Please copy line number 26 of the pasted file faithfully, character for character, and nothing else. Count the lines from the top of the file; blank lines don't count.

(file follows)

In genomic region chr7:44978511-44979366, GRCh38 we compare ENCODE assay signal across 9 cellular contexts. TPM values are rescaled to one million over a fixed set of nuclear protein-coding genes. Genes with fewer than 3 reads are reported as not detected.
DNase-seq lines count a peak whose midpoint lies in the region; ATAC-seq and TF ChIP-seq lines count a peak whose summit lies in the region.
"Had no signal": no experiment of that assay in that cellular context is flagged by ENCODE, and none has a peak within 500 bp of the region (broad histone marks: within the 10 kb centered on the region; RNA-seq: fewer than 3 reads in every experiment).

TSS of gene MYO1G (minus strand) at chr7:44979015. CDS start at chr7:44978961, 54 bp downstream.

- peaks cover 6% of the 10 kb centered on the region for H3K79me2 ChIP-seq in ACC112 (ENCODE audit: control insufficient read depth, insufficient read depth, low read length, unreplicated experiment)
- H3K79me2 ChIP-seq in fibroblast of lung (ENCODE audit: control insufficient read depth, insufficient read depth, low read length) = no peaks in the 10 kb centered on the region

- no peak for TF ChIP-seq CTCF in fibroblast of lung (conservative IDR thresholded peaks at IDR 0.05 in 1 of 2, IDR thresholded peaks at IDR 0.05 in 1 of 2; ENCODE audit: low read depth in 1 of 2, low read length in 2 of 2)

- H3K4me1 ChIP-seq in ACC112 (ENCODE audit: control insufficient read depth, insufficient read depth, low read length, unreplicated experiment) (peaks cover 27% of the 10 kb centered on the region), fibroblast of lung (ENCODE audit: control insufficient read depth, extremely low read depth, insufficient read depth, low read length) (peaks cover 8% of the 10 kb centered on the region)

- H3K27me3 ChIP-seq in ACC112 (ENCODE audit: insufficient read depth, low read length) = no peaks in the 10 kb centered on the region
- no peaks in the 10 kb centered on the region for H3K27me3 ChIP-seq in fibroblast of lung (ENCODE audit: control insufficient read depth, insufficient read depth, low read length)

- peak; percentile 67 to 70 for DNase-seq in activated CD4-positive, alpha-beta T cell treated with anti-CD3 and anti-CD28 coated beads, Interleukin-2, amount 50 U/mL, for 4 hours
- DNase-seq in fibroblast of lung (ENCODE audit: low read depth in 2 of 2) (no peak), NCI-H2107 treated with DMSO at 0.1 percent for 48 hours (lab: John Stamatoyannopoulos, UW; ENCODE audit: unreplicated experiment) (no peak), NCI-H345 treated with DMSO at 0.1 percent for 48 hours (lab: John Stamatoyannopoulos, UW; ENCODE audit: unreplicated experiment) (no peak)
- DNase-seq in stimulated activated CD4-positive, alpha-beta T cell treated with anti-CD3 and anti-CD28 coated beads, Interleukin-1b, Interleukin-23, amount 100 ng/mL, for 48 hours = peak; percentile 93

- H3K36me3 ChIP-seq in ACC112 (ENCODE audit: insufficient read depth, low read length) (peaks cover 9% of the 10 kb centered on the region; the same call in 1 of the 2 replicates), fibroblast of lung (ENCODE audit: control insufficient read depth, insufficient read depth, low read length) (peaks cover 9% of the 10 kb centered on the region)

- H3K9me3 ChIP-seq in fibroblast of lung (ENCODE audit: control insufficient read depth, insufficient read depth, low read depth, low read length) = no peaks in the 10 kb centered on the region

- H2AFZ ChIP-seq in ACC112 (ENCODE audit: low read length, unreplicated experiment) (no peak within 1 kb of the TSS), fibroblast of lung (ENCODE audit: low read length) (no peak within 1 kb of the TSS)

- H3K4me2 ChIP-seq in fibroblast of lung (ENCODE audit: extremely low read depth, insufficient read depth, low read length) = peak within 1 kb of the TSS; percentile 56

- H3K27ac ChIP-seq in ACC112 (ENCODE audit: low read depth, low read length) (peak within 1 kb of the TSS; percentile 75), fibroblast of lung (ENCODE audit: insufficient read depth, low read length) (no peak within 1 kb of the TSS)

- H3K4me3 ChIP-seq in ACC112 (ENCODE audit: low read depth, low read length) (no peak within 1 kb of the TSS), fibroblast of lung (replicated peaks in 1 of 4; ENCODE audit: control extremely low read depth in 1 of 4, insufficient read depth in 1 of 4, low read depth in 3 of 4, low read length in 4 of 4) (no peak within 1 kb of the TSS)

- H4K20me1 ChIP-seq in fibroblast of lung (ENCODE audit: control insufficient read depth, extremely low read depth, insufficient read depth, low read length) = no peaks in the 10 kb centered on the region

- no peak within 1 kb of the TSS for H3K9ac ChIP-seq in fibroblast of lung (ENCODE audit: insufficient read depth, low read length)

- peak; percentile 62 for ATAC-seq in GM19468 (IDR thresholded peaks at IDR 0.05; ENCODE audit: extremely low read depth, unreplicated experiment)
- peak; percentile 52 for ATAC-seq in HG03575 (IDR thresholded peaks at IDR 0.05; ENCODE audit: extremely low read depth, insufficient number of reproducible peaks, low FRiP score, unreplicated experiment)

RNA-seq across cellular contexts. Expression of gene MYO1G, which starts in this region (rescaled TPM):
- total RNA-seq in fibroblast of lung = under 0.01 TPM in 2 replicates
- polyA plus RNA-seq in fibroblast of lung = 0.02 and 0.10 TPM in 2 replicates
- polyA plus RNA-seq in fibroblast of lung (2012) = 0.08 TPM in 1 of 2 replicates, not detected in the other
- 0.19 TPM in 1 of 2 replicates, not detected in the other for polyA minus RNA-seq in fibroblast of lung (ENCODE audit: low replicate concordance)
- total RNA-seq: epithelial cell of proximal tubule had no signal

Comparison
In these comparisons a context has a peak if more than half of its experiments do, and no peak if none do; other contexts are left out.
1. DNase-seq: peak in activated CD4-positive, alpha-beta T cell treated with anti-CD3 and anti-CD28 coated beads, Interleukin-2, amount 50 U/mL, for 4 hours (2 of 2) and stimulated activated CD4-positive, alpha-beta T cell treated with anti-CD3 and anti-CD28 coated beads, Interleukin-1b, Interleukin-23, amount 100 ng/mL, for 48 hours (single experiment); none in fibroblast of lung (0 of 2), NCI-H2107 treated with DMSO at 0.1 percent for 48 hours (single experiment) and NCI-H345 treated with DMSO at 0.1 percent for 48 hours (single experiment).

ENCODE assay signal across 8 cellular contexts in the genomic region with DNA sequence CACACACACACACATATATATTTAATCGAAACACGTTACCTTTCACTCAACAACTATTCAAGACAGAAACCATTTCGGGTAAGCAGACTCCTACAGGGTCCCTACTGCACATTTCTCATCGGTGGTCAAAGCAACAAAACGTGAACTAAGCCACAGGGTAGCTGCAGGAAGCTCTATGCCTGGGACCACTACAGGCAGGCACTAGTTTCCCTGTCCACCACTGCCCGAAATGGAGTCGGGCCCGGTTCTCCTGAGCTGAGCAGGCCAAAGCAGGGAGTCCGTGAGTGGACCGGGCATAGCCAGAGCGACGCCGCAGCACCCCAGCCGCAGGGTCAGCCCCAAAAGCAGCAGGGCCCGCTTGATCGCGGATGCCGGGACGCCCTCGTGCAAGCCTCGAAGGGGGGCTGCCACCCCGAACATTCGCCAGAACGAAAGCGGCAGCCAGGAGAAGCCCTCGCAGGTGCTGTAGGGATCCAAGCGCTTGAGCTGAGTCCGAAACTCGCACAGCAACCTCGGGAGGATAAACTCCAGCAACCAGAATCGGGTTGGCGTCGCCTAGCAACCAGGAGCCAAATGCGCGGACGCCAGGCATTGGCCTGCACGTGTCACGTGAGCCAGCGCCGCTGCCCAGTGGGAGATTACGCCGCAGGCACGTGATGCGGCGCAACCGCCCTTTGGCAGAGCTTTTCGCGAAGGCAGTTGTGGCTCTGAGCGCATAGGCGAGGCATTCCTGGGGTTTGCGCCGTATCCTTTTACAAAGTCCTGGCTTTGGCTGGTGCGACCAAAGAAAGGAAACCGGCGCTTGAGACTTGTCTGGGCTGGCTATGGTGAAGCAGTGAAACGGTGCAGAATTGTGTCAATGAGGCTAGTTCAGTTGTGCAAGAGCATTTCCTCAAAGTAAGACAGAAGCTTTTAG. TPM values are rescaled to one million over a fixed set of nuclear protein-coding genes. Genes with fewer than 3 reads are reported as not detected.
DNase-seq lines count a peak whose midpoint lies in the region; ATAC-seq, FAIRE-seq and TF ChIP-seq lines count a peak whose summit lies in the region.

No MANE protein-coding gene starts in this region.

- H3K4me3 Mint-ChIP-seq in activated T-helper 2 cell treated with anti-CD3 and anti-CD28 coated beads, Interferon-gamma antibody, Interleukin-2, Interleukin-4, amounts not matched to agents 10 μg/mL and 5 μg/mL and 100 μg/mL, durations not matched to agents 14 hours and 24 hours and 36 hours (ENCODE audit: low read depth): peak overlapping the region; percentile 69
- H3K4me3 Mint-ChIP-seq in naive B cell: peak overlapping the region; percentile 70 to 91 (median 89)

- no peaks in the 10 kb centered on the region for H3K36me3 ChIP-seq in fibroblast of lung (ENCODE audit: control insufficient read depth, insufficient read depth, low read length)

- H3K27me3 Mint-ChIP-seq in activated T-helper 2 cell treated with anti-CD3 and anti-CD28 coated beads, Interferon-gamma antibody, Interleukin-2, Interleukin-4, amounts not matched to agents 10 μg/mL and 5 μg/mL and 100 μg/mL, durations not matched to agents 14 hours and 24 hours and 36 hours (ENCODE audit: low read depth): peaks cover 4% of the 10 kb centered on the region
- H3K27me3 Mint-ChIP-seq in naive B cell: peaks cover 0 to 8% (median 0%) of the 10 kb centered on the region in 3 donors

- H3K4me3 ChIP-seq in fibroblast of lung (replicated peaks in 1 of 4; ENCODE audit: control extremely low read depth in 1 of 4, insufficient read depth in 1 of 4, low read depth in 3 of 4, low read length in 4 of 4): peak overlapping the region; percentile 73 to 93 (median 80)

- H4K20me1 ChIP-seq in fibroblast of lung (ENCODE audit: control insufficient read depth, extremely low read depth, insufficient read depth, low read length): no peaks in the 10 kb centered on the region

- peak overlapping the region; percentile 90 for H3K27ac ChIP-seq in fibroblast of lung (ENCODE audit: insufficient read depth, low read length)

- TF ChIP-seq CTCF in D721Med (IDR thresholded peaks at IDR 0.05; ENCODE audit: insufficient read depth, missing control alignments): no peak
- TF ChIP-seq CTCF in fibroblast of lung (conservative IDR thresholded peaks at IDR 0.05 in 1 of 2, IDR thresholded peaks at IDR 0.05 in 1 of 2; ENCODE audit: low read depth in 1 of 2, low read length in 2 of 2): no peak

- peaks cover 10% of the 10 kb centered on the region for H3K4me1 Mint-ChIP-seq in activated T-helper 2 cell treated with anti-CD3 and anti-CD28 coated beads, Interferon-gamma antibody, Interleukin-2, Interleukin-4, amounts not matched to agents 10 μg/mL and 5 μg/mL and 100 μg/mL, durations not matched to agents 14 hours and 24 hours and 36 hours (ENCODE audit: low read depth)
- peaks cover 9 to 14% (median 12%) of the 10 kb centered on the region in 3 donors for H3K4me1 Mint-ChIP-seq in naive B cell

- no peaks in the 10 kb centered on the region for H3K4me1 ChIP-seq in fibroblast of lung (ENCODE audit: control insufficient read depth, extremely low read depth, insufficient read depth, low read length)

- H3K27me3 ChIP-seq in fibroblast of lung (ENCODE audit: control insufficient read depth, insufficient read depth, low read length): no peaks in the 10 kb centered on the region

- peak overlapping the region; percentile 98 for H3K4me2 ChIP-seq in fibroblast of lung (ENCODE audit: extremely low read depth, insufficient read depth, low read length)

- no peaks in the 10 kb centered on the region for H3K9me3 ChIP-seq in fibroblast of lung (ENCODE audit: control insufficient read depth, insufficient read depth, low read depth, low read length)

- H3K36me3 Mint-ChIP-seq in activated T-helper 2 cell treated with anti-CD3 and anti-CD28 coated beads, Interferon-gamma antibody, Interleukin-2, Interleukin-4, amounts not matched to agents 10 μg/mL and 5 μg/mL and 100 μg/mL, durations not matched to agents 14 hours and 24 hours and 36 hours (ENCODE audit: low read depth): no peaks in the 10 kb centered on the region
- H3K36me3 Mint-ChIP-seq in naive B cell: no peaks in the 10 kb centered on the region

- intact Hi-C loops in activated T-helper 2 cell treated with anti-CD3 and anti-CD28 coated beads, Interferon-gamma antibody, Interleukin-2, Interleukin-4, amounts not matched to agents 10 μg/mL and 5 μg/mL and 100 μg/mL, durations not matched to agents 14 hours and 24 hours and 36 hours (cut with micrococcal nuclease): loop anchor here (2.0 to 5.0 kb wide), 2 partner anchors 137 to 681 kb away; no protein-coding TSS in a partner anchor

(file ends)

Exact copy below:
- polyA plus RNA-seq in fibroblast of lung = 0.02 and 0.10 TPM in 2 replicates